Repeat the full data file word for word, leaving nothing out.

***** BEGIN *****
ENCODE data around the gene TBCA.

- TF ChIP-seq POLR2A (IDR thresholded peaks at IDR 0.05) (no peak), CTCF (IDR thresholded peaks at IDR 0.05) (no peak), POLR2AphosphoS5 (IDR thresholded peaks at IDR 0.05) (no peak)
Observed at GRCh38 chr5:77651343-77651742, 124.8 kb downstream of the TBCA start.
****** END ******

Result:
ENCODE data around the gene TBCA.

- TF ChIP-seq POLR2A (IDR thresholded peaks at IDR 0.05) (no peak), CTCF (IDR thresholded peaks at IDR 0.05) (no peak), POLR2AphosphoS5 (IDR thresholded peaks at IDR 0.05) (no peak)
Observed at GRCh38 chr5:77651343-77651742, 124.8 kb downstream of the TBCA start.